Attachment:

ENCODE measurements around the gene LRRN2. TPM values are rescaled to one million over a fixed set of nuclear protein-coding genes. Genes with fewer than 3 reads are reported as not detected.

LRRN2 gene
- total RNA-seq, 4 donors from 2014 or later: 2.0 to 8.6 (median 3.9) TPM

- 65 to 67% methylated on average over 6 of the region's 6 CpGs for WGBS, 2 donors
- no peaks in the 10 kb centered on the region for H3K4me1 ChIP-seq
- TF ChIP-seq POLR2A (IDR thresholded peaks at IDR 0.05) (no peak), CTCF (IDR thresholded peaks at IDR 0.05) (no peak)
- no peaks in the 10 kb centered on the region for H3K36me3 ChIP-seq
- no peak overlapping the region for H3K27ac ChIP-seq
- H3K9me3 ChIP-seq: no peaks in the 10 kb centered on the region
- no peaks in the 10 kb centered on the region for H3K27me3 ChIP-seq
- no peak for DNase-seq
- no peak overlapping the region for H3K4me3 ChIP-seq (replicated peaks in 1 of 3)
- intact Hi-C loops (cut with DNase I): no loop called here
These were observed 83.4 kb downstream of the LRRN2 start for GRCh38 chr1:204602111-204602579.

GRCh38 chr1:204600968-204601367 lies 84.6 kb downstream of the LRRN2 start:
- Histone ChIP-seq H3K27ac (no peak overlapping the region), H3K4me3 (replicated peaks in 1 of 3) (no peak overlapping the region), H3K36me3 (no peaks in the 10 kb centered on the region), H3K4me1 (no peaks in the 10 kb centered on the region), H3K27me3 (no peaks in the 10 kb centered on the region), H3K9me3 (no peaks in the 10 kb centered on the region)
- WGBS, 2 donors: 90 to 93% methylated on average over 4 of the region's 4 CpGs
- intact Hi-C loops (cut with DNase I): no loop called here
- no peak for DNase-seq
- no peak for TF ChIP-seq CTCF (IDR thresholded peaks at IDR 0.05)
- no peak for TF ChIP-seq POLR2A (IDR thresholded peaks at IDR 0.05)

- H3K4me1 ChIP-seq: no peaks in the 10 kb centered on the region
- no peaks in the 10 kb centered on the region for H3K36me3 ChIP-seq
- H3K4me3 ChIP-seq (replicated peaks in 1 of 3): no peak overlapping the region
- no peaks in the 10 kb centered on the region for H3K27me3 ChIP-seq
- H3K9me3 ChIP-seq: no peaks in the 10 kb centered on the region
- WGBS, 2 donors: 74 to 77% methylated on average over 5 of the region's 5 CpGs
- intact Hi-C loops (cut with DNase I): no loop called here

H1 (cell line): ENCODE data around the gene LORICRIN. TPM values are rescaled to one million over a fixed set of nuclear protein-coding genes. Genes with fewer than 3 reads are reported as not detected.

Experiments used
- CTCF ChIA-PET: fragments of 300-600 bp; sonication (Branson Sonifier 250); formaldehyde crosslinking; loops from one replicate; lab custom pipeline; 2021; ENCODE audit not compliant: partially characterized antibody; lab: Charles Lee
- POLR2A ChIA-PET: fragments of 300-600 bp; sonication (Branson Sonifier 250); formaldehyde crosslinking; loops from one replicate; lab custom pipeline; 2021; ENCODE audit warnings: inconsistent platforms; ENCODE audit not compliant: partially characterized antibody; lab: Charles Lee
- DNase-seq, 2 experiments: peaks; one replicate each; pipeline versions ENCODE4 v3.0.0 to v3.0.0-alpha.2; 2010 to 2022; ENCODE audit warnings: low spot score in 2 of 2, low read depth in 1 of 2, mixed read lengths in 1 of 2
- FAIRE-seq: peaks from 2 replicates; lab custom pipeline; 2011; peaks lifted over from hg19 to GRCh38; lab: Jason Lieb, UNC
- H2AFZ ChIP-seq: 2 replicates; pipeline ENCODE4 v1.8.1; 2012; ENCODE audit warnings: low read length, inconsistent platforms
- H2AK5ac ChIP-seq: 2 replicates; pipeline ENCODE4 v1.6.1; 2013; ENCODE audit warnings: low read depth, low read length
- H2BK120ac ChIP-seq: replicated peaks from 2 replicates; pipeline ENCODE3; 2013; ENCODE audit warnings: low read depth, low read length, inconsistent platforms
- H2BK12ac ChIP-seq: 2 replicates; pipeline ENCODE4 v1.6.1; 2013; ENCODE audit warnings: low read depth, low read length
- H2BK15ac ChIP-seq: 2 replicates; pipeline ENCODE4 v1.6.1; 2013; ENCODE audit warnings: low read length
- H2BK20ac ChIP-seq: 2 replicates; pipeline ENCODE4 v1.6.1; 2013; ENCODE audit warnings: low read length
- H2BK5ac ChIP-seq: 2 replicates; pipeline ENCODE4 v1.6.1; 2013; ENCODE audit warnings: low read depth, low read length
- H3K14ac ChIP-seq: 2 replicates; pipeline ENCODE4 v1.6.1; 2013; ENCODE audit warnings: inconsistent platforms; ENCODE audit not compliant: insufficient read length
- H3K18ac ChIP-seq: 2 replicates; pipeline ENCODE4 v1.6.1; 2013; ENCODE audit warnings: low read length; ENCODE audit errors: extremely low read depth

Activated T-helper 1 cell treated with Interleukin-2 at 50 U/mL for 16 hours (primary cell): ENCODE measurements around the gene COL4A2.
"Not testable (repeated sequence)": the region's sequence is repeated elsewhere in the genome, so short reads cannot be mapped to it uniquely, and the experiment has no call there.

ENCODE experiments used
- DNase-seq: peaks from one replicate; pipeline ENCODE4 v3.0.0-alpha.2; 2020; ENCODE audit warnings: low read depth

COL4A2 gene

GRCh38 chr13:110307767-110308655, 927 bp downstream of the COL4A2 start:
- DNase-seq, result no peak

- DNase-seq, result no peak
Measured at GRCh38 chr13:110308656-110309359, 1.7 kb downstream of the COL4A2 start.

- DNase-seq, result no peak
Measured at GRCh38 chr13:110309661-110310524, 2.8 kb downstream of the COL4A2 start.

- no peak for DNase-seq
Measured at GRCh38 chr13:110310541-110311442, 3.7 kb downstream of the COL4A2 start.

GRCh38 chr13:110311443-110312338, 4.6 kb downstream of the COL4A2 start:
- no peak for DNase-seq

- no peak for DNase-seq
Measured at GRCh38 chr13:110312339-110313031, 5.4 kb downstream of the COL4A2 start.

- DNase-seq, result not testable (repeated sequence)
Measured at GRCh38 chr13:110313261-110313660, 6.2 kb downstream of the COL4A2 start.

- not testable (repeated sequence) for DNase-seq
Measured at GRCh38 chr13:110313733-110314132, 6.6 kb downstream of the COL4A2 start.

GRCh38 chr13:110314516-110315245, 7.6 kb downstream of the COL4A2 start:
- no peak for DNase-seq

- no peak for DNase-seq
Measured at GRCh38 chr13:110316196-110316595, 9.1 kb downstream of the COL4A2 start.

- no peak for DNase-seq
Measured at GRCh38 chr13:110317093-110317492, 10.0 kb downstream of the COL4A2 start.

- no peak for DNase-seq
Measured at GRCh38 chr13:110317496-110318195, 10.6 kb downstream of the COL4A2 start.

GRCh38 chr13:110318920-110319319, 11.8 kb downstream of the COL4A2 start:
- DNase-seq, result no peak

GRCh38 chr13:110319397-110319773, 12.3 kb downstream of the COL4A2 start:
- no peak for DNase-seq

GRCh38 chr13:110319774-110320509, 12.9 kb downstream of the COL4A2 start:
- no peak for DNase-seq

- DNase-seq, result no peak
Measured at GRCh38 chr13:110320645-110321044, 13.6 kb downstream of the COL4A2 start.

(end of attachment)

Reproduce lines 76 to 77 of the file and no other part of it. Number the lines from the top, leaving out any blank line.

- no peak for DNase-seq

GRCh38 chr13:110319774-110320509, 12.9 kb downstream of the COL4A2 start: